SYLVIA RYERSON ’09: RADIO FOR THE INCARCERATED

Restorative Radio offers longform audio pieces that broadcast the sounds and voices of home to those behind prison walls.

“By design, prisons are the most censored institutions in the country. Letters are screened, phone calls possibly tapped, visitation time is restricted, but radio can penetrate prison walls,” says Sylvia Ryerson ’09, who spoke at this year’s Shasha Seminar. The founder of Restorative Radio, she produces “audio postcards” to send the sounds of home to those in prison.

A double major at Wesleyan—music and American studies—she traces her work to a seminar taught by Professor Demetrius Eudell on the prison system, followed by a summer internship at a rural Kentucky radio station, WMMT-FM. A.liated with Appalshop, Inc., a not-for-profit arts center, its mission is: “to be a 24-hour voice of mountain people’s music, culture, and social issues … and to be an active participant in discussion of public policy that will benefit coalfield communities … .”

The summer of her internship, the community was discussing the impending construction of yet another prison in the region. There were already seven new prisons within 100 miles of WMMT.

Most of the country’s recent prison expansion has occurred in economically depressed rural areas—regions without public transportation and far from the cities that are home to the majority of prisoners, stressing crucial family bonds, Ryerson notes.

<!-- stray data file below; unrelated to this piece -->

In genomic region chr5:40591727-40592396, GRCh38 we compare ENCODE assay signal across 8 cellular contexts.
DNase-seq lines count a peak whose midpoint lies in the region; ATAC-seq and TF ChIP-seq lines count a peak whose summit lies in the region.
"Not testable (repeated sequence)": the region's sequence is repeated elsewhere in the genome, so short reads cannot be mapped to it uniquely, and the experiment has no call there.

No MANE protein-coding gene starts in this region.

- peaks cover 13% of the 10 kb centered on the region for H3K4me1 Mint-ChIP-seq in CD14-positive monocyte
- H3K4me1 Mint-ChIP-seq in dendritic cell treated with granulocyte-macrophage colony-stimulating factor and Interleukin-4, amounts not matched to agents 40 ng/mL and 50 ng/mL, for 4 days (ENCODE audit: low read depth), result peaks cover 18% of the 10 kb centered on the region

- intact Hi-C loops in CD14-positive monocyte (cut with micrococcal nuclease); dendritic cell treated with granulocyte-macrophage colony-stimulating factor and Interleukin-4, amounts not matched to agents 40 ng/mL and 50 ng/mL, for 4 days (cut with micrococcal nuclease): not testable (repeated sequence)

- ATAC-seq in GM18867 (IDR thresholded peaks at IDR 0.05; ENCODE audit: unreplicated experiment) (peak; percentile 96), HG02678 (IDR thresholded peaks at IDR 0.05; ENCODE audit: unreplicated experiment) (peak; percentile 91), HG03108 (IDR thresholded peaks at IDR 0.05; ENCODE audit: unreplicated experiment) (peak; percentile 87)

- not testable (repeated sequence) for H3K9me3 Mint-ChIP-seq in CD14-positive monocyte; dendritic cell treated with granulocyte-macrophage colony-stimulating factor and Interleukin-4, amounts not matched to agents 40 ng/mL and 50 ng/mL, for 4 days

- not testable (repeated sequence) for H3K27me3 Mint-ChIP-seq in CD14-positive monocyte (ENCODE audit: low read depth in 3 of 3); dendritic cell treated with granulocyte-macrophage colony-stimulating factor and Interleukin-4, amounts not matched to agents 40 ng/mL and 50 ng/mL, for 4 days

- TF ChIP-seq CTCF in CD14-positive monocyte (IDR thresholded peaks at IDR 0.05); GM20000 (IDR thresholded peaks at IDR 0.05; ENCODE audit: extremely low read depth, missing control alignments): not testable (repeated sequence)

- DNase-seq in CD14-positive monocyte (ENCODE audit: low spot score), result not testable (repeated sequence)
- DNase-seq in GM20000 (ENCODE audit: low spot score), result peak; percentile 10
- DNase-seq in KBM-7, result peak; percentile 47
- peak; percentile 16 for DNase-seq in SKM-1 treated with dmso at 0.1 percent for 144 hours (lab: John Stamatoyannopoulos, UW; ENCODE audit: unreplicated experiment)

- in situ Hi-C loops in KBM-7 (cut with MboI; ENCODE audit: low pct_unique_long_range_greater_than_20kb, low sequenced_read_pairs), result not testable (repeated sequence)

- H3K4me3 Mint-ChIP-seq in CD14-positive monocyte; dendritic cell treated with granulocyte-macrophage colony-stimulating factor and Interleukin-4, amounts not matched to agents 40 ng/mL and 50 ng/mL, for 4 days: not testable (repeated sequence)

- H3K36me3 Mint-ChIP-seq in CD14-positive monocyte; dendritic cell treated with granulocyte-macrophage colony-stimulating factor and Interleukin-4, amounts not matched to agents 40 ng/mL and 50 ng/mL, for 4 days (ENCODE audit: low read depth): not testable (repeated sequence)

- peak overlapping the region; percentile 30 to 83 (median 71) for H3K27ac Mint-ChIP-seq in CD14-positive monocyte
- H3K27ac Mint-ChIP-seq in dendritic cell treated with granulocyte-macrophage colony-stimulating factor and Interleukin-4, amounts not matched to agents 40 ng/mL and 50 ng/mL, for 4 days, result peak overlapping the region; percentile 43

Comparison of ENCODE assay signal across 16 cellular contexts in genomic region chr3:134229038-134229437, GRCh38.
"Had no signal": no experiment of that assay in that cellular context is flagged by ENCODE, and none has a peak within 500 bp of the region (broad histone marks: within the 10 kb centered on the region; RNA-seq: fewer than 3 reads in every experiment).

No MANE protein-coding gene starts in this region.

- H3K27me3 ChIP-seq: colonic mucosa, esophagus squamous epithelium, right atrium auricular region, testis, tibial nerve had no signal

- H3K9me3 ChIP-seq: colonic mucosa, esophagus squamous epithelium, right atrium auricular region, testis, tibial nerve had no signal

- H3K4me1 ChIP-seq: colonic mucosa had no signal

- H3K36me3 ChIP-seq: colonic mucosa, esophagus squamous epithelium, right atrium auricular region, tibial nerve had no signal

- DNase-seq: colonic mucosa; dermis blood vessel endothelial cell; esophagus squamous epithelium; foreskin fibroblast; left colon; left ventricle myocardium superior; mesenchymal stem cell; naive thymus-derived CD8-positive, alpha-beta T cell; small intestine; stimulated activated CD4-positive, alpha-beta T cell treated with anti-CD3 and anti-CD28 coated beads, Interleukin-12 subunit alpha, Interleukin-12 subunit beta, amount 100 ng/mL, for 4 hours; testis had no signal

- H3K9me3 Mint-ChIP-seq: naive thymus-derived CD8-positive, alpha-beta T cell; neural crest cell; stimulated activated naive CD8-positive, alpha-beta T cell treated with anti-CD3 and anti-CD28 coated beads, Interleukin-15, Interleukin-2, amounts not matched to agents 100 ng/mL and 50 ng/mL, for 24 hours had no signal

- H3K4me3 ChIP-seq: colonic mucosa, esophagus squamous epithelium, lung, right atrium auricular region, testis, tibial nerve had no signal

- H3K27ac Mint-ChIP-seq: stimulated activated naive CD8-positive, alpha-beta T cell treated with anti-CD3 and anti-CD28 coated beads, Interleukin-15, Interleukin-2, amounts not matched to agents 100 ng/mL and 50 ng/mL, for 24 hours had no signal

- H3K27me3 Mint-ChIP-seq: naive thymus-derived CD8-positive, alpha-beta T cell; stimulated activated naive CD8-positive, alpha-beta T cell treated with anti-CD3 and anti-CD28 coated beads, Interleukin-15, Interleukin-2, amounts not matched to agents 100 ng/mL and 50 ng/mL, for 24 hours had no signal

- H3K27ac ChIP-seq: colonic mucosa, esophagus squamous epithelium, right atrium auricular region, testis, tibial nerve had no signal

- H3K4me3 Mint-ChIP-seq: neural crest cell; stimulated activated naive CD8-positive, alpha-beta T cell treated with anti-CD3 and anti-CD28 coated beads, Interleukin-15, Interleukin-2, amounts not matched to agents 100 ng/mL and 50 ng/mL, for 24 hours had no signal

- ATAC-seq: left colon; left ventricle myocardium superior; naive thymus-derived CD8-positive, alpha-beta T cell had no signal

Returning to WMMT after graduation, Ryerson became a host of Calls From Home, a weekly radio show that o.ers a toll free number for prisoners’ families to record messages for broadcast.

For four years, Ryerson and her co-hosts listened as lives unfolded—reports of weddings, new jobs, babies born. “It was heartbreaking—and it was uplifting: We were witnessing amazing perseverance. People were staying connected; grandmothers called in to sing songs or read poems.”

Ryerson wanted one more thing from the show: “How could we touch a larger audience with the message that incarceration affects a whole family, a whole community?”

She began to plan longform pieces that would capture the voices of home in an immersive soundscape that would reach those in prison and appeal to a general audience. With some grant money behind her, Ryerson traveled the state of Virginia, connecting with people she’d known only by name and voice from the radio show.

In the nine postcards produced so far, she’s recorded families hosting Sunday dinners, parents and siblings sharing favorite memories, and nieces and nephews offering greetings to an uncle they’ve never met. She’s recorded a grandmother attending church, and she’s helped a fiancée capture the sounds of daily life—a walk around her neighborhood, cooking pancakes for breakfast.

While Ryerson says that the ultimate measure of the project’s success is what it means to families, her goal is to stimulate discussion and be a catalyst for change.

“In our society, people in prison are reduced to a number, stripped of humanity. So it is powerful to broadcast these voices to show that those incarcerated have entire communities that love and miss them and are waiting for them to come home. My hope is for these postcards to remind the world, and even prisoners themselves: There is a place where they belong—and it’s not in prison.”